Posts published in January, 2011
The Voluntary Framework of Accountability, a project that aims to create national metrics gauging how well two-year institutions serve their students and fulfill their assorted missions, unveiled stage one of its proposed measures for pilot testing. The project also announced 40 pilot institutions that will test its custom metric. A big question is whether a voluntary approach will do much, but if it does not state governments seem ready to step into this policy arena.
In a profile of California’s Early Assessment Program, Catherine Gewertz in Education Week writes that the program has brought together K-12 and higher education to create a test that sends an early signal to high school seniors about their college readiness, allowing those who meet the mark to go right into credit-bearing coursework as college freshmen, skipping remedial classes. The program has a suite of courses to bring lagging 12th graders up to college-level, as well as training for pre-service and in-service teachers. Though the program has been widely praised since the test was first given in 2004, the program has generated a confounding mix of results. There are early signs that it reduces the need for college remediation: one study found that students at one California State University campus who had taken the EAP — regardless of their scores — were 4 percentage points to 6 percentage points less likely to require remediation than those who hadn’t. Yet remediation rates at CSU remain largely unchanged in the past six years. It may be that by the time students get the news that they are not college-ready — when they’re seniors — it’s often too late to rearrange their class schedules. Many students, also, are too far short of the mark to catch up in just one year.
Read more: http://www.edweek.org/ew/articles/2011/01/20/18eap_ep.h30.html?tkn=PTRFctgnxpXXCBZEu9LUxQ7c4%2FDS7uC0qAdh&cmp=clp-sb-ascd
Source: PEN Newsblast
A proposal would cut off access to California community college students who linger too long. A state legislative report recommended giving first-time students a higher priority for class registration, capping the number of taxpayer-subsidized units that students can take and limiting the number of times students can repeat certain courses on the state’s dime – moves that could save an estimated $235 m
Guest Blogger: April Davis
It seems like an asinine question at first glance; everyone knows that the first step to gainful and lucrative employment is a college degree, unless of course, you’re extremely talented and eccentric enough to start your own business, like the likes of Bill Gates and Mark Zuckerberg. But then, such enterprising entrepreneurs are one in a million, and those that taste stupendous success even rarer than that, so let’s say it’s wiser to go to college first before wanting to strike it rich in the real world.
However, a book that’s just out, Academically Adrift: Limited Learning on College Campuses, written by Richard Arum, professor of sociology and education at the New York University, and Josipa Roska, assistant professor of sociology at the University of Virginia, says that students show minimal academic gains during their time in college. They reached this conclusion after analyzing the results of around 3,000 students from 29 colleges who took the Collegiate Learning Assessment, a test that measures gain in critical thinking, analytical reasoning, and other high level skills that are supposed to be acquired during college. The researchers found that 45 percent of students did not show any significant improvement in learning during the first two years of college, and that 36 percent did not show any improvement over four years.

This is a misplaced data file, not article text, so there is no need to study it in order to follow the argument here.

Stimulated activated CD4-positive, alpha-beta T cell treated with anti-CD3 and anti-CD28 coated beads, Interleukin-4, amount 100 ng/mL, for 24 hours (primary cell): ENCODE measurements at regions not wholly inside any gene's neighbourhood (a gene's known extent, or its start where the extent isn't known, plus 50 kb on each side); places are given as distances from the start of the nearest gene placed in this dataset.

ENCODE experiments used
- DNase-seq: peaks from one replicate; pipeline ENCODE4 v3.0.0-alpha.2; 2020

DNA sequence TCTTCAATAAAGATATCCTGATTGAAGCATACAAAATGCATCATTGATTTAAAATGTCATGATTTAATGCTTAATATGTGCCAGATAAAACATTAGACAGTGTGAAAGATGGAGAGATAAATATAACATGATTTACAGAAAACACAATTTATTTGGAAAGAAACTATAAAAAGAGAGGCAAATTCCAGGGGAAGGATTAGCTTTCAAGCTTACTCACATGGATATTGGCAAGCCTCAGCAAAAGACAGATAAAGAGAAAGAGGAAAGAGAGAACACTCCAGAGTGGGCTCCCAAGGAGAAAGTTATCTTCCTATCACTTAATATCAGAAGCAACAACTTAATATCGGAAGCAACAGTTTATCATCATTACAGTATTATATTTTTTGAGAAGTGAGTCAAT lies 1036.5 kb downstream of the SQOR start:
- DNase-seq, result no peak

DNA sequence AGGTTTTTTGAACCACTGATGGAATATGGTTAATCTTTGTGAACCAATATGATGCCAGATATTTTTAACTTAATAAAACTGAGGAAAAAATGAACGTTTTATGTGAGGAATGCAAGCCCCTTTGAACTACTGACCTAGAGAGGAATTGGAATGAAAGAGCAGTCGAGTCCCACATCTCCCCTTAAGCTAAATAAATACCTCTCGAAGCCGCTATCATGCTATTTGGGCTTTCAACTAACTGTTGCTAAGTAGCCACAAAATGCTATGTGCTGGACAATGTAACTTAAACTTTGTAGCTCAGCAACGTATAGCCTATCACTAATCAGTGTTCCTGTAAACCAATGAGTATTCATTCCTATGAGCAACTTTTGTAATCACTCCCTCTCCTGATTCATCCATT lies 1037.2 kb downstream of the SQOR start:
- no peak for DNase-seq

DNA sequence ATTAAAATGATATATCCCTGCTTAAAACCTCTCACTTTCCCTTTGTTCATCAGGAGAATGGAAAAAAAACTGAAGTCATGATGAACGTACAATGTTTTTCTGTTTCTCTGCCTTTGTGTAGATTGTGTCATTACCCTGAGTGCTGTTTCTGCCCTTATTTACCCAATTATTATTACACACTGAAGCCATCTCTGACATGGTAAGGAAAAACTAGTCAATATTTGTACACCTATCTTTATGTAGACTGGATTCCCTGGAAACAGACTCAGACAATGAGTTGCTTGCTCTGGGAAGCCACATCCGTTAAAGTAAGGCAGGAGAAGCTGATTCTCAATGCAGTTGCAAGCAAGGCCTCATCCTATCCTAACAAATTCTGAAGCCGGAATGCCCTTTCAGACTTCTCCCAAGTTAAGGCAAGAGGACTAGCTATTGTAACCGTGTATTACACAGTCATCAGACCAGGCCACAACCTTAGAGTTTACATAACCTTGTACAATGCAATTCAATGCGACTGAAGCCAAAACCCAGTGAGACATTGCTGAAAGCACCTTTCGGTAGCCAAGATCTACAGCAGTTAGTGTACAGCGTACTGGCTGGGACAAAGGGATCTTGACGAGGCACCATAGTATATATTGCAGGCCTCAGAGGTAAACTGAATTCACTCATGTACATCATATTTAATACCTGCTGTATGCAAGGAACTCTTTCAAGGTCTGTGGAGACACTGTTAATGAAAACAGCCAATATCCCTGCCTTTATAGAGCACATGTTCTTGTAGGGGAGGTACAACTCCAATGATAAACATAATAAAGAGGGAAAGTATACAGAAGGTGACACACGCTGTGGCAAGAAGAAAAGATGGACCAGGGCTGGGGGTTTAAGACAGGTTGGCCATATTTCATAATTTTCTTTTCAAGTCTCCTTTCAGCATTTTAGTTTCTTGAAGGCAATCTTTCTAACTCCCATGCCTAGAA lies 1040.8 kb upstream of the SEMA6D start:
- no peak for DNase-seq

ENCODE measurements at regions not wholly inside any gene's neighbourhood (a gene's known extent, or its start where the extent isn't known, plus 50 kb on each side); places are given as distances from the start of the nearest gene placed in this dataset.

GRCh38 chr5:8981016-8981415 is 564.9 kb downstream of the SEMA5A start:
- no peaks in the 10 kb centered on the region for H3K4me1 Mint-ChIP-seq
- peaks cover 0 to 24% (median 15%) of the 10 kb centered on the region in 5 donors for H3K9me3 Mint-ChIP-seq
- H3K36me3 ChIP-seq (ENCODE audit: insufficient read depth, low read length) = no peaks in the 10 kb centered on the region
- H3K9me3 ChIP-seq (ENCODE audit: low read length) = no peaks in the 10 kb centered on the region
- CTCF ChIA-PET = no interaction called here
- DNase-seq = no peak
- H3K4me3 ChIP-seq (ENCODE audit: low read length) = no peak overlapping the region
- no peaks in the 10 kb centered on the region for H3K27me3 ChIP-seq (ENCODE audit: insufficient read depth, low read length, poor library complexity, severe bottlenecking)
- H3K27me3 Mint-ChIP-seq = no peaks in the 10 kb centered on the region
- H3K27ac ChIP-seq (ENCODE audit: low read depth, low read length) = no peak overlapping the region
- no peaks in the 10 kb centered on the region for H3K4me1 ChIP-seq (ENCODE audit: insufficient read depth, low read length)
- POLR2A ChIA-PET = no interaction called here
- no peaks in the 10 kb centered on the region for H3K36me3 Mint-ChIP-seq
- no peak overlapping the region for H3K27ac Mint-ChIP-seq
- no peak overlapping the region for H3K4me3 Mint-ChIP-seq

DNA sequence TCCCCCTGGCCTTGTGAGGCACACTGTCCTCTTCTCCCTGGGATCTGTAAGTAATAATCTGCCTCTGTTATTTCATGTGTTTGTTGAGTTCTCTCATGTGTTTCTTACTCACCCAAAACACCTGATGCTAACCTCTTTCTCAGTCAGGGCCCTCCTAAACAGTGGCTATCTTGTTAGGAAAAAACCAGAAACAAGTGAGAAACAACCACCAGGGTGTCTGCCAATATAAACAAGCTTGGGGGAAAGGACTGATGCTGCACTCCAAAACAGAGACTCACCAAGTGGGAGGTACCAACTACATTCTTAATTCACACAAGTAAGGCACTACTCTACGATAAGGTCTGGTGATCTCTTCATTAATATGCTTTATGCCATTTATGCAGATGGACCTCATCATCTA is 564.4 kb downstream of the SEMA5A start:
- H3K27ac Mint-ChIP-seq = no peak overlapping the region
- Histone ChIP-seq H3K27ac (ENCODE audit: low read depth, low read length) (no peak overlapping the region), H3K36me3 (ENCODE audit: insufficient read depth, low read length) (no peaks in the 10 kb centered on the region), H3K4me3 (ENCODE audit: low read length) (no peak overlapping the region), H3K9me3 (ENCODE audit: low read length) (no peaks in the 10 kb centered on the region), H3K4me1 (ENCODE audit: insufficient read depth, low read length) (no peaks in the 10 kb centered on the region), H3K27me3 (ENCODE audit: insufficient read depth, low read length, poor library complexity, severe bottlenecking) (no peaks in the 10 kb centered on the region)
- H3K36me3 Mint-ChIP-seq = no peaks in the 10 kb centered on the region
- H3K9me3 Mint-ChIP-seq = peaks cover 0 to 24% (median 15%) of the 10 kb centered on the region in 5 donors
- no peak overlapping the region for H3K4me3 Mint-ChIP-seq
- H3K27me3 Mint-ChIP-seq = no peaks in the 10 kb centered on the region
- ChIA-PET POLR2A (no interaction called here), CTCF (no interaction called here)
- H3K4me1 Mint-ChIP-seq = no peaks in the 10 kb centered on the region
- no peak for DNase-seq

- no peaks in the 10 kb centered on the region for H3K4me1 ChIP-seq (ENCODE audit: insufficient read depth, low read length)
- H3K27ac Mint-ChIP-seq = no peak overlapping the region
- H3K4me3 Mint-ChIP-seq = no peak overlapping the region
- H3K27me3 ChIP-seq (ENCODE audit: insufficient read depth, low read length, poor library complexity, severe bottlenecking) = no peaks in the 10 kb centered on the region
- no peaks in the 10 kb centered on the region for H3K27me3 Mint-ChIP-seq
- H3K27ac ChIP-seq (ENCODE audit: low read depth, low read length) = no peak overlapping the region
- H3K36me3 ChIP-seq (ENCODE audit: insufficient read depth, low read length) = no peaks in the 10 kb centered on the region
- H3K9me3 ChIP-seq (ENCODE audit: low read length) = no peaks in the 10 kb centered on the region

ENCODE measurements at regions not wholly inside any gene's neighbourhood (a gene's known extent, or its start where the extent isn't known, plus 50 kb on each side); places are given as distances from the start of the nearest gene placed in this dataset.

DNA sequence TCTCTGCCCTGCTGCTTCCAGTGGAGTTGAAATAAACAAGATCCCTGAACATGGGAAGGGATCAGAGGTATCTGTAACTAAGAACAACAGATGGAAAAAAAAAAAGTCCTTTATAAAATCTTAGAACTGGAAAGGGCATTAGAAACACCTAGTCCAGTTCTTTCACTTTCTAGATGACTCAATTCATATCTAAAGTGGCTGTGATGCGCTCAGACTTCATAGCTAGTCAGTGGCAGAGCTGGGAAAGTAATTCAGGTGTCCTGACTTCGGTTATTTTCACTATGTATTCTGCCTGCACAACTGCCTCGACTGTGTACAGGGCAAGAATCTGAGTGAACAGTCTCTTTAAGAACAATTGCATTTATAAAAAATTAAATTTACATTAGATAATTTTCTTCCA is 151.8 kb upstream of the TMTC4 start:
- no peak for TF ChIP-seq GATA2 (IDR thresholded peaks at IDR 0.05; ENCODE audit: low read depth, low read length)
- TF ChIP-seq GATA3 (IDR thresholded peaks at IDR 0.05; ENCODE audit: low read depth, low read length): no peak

These dismal results are blamed on both the students and the professors – the former are more inclined to social activities than academic pursuit in college, while the latter are more focused on research options than in teaching students. While this analysis cannot be taken as an blanket statement that all college students fail to improve over the course of their degree, it does show that priorities are changing and that academics does not really command the attention that it deserves.
So we come back to the question at hand – is a college degree really the best way to rate potential employees and induct them into the professional world? If college does not teach them critical skills and provide them with analytical reasoning capabilities, then how do employers recruit people suited to their organization? Is this the reason why many people are unable to find work and why the US has one of the highest unemployment rates in the world?
Perhaps we could blame the unemployment on the recent recession that we’re just coming out of; but then, shouldn’t this sorry state of affairs also serve to remind students that unless they pull up their socks and burn the midnight oil, they’re going to be adrift in a sea of debt and joblessness when they graduate? While the entire student fraternity cannot be judged on the merits or demerits of a mere 3,000, this book should become a wakeup call to all collegians and force them to rethink their priorities – they either put their college tuition to work and keep their noses to the grindstone or they just forget about college altogether.